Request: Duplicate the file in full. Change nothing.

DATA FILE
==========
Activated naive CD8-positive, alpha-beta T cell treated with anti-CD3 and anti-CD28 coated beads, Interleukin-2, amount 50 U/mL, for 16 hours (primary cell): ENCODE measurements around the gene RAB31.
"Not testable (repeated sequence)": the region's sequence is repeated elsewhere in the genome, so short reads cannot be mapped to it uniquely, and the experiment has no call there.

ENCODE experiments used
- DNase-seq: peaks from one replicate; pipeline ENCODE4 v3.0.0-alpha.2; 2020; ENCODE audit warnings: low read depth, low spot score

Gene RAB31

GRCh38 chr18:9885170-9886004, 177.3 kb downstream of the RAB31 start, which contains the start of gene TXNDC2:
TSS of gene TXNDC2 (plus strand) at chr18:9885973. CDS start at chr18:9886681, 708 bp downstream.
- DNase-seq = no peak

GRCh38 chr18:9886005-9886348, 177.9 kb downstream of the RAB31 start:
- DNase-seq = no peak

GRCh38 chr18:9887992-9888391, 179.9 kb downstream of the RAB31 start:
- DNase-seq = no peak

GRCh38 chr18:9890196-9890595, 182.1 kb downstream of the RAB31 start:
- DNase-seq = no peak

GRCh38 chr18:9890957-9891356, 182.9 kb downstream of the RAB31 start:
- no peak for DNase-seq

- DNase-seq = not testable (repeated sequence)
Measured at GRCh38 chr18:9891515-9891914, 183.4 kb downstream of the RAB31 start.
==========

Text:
Activated naive CD8-positive, alpha-beta T cell treated with anti-CD3 and anti-CD28 coated beads, Interleukin-2, amount 50 U/mL, for 16 hours (primary cell): ENCODE measurements around the gene RAB31.
"Not testable (repeated sequence)": the region's sequence is repeated elsewhere in the genome, so short reads cannot be mapped to it uniquely, and the experiment has no call there.

ENCODE experiments used
- DNase-seq: peaks from one replicate; pipeline ENCODE4 v3.0.0-alpha.2; 2020; ENCODE audit warnings: low read depth, low spot score

Gene RAB31

GRCh38 chr18:9885170-9886004, 177.3 kb downstream of the RAB31 start, which contains the start of gene TXNDC2:
TSS of gene TXNDC2 (plus strand) at chr18:9885973. CDS start at chr18:9886681, 708 bp downstream.
- DNase-seq = no peak

GRCh38 chr18:9886005-9886348, 177.9 kb downstream of the RAB31 start:
- DNase-seq = no peak

GRCh38 chr18:9887992-9888391, 179.9 kb downstream of the RAB31 start:
- DNase-seq = no peak

GRCh38 chr18:9890196-9890595, 182.1 kb downstream of the RAB31 start:
- DNase-seq = no peak

GRCh38 chr18:9890957-9891356, 182.9 kb downstream of the RAB31 start:
- no peak for DNase-seq

- DNase-seq = not testable (repeated sequence)
Measured at GRCh38 chr18:9891515-9891914, 183.4 kb downstream of the RAB31 start.